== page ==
“Signed” Japanese Flag Made as a Souvenir For GI’s
Cotton flag, approximately 24 by 34 inches, with a hand painted rising sun in the center, surrounded by numerous kanji. The flag gives the general appearance of a hinomaru yosegaki, a flag that was traditionally given to Japanese soldiers and which had patriotic slogans and good wishes written upon it by family and friends. However this flag was in fact made by an American soldier or Marine to imitate the hinomaru in order to be sold to other military personnel who did not have the opportunity to get combat souvenirs for themselves. There was a thriving market for souvenirs in all theaters of operation during World War II, and some enterprising G.I.s, realizing that there was money to be made in satisfying the demand for souvenirs, created them for sale to other soldiers. This flag is one example of this trade. The cloth is toned, but the flag is in very good condition.
The flag has multiple “statements” and, while the kanji are well written and nicely balanced around the sun, they set forth nonsensical declarations such as “True forgetfulness for the sake of birds” and “Energy for the people’s sake”, while there are also writings that might be viewed as making some sense, even if they might not have been found on an actual hinomaru, such as “Output for the Nation’s Sake”. The absurd slogans and the fact that all of the writing is by one person (as opposed to an actual hinomaru, which was signed by multiple individuals) clearly establish this flag as a product of a World War II “souvenir shop” that was no doubt located “Somewhere in the Pacific….”. The slogans can be read as follows in the positions of a clock, with the sun being the clock:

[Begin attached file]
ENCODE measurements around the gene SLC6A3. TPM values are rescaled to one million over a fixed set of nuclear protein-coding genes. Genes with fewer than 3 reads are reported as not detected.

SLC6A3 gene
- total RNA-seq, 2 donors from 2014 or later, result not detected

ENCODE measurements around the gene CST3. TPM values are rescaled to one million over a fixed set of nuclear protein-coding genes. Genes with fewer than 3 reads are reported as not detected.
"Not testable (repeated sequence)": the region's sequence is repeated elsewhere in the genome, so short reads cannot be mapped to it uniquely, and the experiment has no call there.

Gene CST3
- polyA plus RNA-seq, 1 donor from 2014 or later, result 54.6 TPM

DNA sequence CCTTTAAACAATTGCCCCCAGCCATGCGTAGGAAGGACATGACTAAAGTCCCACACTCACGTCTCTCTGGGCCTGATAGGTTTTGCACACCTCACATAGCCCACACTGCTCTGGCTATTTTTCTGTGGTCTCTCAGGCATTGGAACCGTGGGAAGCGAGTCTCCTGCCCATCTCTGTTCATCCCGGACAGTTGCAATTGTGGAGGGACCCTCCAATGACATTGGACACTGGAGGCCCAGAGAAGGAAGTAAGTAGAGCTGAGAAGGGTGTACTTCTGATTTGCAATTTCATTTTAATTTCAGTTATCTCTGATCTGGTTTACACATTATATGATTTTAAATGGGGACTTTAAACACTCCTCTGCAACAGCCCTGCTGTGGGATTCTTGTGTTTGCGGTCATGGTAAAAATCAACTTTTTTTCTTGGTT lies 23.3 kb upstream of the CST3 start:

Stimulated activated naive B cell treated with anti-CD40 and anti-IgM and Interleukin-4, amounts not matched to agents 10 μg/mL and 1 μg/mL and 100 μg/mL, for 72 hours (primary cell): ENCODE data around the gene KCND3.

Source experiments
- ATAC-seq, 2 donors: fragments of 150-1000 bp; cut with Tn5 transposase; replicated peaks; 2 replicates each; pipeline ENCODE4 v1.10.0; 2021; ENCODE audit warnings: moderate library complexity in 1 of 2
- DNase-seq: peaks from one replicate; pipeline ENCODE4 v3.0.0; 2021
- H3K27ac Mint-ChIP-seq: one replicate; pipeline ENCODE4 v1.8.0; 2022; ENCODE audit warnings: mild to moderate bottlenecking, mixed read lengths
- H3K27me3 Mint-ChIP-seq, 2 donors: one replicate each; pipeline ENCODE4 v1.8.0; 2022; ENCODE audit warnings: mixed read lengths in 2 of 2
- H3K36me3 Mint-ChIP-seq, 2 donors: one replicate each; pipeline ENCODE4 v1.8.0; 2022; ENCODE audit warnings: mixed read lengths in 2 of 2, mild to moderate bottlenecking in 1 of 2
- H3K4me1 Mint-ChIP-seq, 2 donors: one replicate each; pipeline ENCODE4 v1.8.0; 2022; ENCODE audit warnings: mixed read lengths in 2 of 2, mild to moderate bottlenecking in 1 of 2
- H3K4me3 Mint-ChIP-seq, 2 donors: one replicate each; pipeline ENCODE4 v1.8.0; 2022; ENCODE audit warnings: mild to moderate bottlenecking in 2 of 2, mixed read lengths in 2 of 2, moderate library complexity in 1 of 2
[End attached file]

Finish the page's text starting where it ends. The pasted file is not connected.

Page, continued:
– 6:00: Emperor Ro-kun [Emperor Young Lord];
– 6:30: Energy for the people’s sake;
– 7:00: True forgetfulness for the sake of birds;
– 8:00: Takada Daisaburo. Takada is a family name; “dai” is a number counter;
– 8:30: Greater Japan Imperial Army;
– 9:00: Nippon Banzai;
– 11:00: Output for the Nation’s Sake;
– 3:00: Makes no sense at all. “Emperor Grandfather sa ro”
And while some of these statements may seem to make sense when read in English, the fact is that they were supposed to have been written by a Japanese person and only the two writings at the 8:30 and 9:00 positions make any sense in Japanese!